A Café Scientifique is a forum, where for the price of a cup of coffee or a glass of wine, anyone can participate in the discussion of current scientific issues in the relaxing, informal setup of a Café!
How does it work?
- A Café Scientifique starts with conversations in small groups about the topic to break the ice, fill the glasses, and concretize our knowledge about the subject.
- Afterwards, there is a short talk (usually about 15/20 min) by an expert speaker.
- This is followed by approximately half an hour of questions and answers and general discussion.
What subjects will be discussed ? Any scientific subject that is of interest to the general public.
Who are the invited speakers? The invited speakers are researchers from UZH/ETHZ.
Next Café Scientifique
A dangerous undertaking: how the copying of our genome drives ageing and disease
The multiplication of cells is one of the underlining principles of all life on earth. About 10 quadrillion cell divisions are necessary to generate our complex human body from a single fertilized egg cell and to regenerate most of our tissues throughout a lifetime. For example, the cells forming your intestinal epithelium are replaced once or twice every week. Before each such division, a cell has to duplicate its entire genome of approximately 3 billion base pairs with the highest possible accuracy through the process of DNA replication. It is hardly surprising that copying this vast amount of information during a replicative phase that typically only lasts a couple of hours, is a gigantic undertaking and subject to innumerable challenges. During any normal cell cycle, our replicative machinery is confronted with countless obstacles that originate from both intracellular and extracellular sources. Replicative errors can have dire consequences and are at the basis of ageing and various disease, most importantly cancer. It is however only recently that we started to uncover the various ingenious ways by which cells deal with this challenge. During his talk, Dr. Schmid will focus on some of these pathways, explain how they were uncovered and highlight what can happen when they misfunction.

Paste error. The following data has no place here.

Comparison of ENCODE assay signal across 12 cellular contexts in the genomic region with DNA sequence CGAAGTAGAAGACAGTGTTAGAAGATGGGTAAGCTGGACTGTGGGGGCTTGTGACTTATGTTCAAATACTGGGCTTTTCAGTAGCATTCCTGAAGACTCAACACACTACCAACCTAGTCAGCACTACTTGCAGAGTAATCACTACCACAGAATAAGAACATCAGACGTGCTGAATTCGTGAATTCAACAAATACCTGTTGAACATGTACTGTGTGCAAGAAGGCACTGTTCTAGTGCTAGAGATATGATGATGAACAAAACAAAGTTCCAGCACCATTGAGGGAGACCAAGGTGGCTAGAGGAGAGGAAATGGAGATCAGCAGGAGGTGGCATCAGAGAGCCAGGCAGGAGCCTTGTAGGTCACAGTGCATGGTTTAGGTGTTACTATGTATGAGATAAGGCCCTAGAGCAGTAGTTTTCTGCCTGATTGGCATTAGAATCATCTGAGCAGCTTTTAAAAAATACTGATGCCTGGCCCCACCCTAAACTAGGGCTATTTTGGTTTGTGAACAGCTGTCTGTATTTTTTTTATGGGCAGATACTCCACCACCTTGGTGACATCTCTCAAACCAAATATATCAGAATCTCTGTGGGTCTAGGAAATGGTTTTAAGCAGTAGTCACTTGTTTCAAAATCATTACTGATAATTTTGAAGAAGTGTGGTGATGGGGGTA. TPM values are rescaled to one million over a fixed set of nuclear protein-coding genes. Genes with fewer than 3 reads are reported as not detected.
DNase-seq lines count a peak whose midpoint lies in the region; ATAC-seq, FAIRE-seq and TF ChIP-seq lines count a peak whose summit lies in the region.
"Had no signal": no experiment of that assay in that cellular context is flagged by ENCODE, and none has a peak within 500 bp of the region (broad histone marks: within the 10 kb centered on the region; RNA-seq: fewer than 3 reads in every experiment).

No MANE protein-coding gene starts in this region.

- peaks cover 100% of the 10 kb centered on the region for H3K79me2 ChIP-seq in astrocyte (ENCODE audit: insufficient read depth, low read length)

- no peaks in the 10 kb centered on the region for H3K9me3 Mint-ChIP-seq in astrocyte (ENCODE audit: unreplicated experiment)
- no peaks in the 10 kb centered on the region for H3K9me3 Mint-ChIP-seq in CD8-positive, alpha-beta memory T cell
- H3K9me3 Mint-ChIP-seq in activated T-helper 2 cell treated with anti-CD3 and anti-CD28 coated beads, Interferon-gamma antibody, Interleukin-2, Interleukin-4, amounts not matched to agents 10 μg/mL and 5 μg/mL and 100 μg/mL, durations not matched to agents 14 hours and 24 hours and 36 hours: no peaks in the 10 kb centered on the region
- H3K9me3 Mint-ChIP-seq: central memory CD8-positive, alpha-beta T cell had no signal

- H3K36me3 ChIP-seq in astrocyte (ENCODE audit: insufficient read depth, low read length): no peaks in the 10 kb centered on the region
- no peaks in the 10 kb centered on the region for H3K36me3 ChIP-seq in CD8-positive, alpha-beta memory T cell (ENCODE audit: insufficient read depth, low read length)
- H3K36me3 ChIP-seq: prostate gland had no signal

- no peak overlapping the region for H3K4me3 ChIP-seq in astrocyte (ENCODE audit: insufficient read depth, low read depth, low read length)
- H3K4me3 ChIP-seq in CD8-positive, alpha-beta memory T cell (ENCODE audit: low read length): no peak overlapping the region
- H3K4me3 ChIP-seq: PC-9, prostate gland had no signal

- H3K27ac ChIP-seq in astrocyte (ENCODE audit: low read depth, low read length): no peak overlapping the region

After simultaneously obtaining two bachelor degrees in economics and biology at the Universities of Bern, Vienna and Zürich, Dr. Jonas Schmid entered the fast track PhD program in Cancer Biology at the University of Zürich. In his PhD project, he established that a central pathway for chromosomal repair also had a central function during normal DNA replication. For this discovery, he was honoured with the 2019 de Pottere Cancer Research Award. During his PhD, he developed the wish to bridge the gap between basic research and the treatment of cancer patients. So currently, he’s splitting his time between obtaining a medical degree and working as a scientific associate at the institute of molecular cancer research at the University of Zürich.
Location: Coworking Lounge Tessinerplatz
Door opens at 18h30. This event is FREE of charge. Please drop by early to grab a drink/snack as a sign of support to the location who is also hosting us for free.